Another situation that causes a lot of confusion is when a person is being seen for individual therapy and then asks their partner to join this. Say the woman above now wants to do some session with her husband.
Is this a request to stop individual therapy and begin couples therapy? Or is this an effort to bring the partner in to learn how to be more supportive and helpful to the wife?
This is an awful situation for a lot of men. They have talked with me in individual sessions repeatedly about how they went to a session with the wife and felt bushwhacked. The therapist, sometimes with a very feminist point of view, spent the session telling the husband how it was his fault, that all women are oppressed by their husbands and he is to blame for their marital problems.
Now any good marriage therapist knows or should know, that taking sides is likely to make the conflict between the partner’s worse and is not going to help the relationship. We should always be neutral. But if you have spent months listening to a client tell you all the awful things their spouse does to them, it is very tempting to turn this into a “heart to heart talk” by creating a safe place for your client to tell their spouse off.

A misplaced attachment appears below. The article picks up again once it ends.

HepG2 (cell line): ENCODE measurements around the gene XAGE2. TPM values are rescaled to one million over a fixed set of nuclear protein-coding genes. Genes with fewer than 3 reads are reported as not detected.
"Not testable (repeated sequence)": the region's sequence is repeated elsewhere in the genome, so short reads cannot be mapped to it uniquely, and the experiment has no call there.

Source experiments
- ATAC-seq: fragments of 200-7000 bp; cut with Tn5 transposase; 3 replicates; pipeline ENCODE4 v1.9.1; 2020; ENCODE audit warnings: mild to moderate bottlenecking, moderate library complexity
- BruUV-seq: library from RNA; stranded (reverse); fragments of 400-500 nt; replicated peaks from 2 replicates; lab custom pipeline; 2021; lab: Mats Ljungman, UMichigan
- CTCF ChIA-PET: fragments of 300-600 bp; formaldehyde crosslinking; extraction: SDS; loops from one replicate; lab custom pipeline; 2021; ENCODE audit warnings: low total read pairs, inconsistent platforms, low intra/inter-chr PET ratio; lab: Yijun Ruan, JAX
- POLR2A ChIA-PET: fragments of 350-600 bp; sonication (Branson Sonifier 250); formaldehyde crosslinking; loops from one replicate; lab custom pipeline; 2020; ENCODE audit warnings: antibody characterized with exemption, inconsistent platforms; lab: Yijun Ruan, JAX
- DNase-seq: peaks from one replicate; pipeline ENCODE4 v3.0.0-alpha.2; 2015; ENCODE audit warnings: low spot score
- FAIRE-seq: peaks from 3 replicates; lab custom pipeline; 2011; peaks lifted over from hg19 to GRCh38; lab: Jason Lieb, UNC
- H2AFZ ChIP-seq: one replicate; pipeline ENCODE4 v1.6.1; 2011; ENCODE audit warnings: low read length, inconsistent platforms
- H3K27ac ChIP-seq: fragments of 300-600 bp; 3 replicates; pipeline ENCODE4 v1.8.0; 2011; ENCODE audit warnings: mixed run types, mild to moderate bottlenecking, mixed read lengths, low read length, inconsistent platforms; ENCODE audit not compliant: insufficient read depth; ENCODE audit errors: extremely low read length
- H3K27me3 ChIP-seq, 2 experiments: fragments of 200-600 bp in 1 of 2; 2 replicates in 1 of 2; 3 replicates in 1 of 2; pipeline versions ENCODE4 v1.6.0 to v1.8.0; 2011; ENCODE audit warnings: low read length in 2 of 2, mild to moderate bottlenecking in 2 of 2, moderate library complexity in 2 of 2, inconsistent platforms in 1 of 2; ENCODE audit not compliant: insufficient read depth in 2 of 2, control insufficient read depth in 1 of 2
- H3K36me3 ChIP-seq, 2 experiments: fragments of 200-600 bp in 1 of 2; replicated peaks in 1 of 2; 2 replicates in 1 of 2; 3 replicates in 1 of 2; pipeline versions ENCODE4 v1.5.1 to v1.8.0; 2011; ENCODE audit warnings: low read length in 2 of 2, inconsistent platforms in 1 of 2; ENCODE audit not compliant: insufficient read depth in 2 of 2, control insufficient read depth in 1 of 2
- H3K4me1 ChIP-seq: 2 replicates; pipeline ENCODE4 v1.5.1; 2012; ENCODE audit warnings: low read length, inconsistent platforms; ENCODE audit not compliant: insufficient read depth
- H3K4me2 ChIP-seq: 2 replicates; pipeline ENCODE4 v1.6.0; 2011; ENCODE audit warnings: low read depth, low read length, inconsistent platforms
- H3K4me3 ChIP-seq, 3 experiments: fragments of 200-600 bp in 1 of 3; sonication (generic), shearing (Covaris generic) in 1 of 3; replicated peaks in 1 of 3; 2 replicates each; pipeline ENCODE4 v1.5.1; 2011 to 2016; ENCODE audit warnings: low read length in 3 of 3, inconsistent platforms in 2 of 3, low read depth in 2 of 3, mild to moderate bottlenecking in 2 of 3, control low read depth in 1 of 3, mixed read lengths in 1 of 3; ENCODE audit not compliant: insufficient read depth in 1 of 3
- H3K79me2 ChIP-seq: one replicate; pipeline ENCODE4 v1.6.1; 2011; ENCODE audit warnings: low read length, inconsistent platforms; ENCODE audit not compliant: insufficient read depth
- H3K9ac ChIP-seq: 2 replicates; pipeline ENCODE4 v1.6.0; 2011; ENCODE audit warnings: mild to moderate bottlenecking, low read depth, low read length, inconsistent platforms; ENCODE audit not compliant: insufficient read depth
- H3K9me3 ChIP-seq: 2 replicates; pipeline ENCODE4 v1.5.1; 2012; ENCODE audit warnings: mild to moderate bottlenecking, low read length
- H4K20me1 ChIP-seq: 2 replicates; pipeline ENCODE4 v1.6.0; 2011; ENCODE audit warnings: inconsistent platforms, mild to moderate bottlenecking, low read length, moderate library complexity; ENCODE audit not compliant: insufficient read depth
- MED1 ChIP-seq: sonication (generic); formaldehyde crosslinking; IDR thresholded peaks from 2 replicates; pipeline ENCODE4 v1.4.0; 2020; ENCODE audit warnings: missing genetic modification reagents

This kind of session usual ends up in a blowout argument and possible violence or an end to the relationship. Counselors who do this sort of work should warn their clients to come in separate cars because after beating up on one of the partners there is no way that person is likely to give in say it was all my fault and go home to do as told.
If you go to a session with your partner’s therapist and this is not to begin couples therapy, expect it to be ALL about them and not you. A few therapists can handle this well and help the couple or family work some things out, but just who is here for treatment should be clarified at the start of the session.
The last example I will give is the parent, usually mom, who takes the child for therapy. They expect the therapist to help them cope with raising this defiant, belligerent child. What happens is that the session becomes all about how mom can be a better more nurturing parent and what the developmental needs of the child are at this age. She is instructed to spend more time reading to her child, help him with his homework and make sure to walk him to and from school to increase his sense of security. The sessions are all about the child.